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Baile Duscair
genitive: Bhaile Duscair
baile townland, town, homestead
Explanatory note
  • English

    (the) town(land) of —?

    Despite the fact that this anglicised place-name is quite well attested, its etymology remains unclear.

    O’Donovan’s suggested derivation from ‘Baile duibh-eiscir’ (14), containing a compound of dubh “black” and eiscir “ridge”, is problematic. The anticipated inflection, i.e., *Baile Dubheiscreach (or perhaps *Baile Dubheascra; see FGB eascra), is not reflected in the historical forms. Alternatives considered include Baile Dúscoir “(the) town(land) of the black paddock, camping place”, in which the final element is a compound of dubh “black” and scor “paddock, camping place”; and Baile Dúscair “(the) town(land) of the black split, schism” (< dubh “black” + scar “split”; see Dinneen scar), with possible reference to the presence of a small narrow on the northwestern boundary of the townland. However, as the long vowel in the first syllable of hypothesised dúscor or dúscar is not reflected in the penultimate syllable of the local pronunciation (15), the origin of the specific element must remain uncertain. It is considered necessary, therefore, to suggest the phonetic approximation Baile Duscair as the Irish form of this place-name here. [More recently comparision of the final element of Ballydusker with ‘Old Norse Dysjarsker (‘Cairn Rock’)’ has been made, but none of the evidence for -dusker reflects the presence of a second -s- (...). The same source further invites comparison with ‘ON Dúfusker (‘Dove Rock’)’, but this is problematic in sofar as the long vowel of the initial syllable is not reflected in the penultimate syllable of the local pronunciation (see suggested Baile Dúscair above).]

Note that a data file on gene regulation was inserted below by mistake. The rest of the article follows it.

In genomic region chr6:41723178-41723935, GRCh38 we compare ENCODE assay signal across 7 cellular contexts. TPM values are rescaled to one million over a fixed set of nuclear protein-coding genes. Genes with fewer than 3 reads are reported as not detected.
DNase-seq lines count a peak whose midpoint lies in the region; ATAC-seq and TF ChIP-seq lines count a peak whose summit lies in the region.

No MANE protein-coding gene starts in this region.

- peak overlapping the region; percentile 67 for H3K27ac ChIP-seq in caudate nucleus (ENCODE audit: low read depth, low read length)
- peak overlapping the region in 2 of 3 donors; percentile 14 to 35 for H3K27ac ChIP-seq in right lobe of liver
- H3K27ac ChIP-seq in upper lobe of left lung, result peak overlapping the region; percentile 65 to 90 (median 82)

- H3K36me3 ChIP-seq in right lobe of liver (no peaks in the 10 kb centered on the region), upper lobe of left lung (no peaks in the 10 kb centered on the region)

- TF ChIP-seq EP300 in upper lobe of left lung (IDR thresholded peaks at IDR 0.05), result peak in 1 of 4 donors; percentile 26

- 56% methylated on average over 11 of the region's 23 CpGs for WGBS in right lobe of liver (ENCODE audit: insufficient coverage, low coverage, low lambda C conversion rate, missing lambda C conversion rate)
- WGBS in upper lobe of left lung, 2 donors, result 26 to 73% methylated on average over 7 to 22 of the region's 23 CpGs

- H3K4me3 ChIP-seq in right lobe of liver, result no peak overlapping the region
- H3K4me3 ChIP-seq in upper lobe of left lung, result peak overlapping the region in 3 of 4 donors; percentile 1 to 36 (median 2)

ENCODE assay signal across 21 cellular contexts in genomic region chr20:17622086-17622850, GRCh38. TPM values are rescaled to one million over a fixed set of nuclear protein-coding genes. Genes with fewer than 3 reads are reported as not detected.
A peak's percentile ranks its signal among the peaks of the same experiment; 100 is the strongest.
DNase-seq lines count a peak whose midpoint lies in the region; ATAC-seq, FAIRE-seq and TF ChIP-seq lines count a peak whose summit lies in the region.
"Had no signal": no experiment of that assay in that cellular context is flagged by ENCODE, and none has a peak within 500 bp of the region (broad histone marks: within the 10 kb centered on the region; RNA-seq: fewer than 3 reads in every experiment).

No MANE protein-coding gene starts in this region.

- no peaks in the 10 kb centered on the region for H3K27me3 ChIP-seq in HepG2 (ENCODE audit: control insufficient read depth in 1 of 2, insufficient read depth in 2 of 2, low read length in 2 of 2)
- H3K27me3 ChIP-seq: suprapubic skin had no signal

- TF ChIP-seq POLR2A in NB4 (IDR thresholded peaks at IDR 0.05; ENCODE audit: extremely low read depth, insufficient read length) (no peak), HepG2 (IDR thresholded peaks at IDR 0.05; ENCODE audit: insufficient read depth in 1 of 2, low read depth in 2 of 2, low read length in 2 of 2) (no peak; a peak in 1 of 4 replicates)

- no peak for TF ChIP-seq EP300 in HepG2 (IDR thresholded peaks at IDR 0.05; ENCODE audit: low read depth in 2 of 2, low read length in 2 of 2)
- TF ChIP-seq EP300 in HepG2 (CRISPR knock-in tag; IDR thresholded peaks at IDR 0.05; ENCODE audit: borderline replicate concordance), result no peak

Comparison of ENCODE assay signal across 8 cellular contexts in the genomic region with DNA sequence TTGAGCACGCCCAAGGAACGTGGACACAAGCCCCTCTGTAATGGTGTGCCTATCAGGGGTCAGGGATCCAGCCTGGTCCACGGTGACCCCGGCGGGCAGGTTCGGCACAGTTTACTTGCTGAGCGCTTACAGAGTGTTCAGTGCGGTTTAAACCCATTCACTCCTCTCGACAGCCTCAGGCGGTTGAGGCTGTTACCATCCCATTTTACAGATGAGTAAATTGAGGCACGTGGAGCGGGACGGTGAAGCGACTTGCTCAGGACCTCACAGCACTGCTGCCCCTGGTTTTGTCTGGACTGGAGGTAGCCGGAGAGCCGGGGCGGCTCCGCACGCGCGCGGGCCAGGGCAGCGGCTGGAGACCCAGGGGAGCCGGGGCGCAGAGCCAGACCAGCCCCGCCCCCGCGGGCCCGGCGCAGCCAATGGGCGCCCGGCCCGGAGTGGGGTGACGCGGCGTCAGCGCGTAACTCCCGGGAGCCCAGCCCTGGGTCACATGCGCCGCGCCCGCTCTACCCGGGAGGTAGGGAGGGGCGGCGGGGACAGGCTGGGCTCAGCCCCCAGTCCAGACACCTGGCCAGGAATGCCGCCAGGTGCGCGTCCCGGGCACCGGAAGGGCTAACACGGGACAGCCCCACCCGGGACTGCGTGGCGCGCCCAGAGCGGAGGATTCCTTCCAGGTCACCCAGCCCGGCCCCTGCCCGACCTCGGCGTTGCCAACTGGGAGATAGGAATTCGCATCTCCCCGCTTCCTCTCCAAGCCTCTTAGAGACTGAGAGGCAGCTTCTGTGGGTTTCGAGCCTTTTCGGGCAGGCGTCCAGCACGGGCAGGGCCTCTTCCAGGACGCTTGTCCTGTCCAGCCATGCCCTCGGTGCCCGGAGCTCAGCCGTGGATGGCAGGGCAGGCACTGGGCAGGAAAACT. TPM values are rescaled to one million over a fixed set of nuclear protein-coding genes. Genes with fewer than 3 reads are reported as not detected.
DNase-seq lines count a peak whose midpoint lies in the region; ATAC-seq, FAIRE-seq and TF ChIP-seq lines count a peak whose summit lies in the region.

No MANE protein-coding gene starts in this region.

Notably, the same name, or one very similar, was once to be found in or around the parish of Oldross in the form of ‘Balidowsker’ (see Hore i p.18).

    [Excerpt from Logainmneacha na hÉireann IV: Townland Names of County Wexford, 2016]

Irish Grid

T 04758 12738

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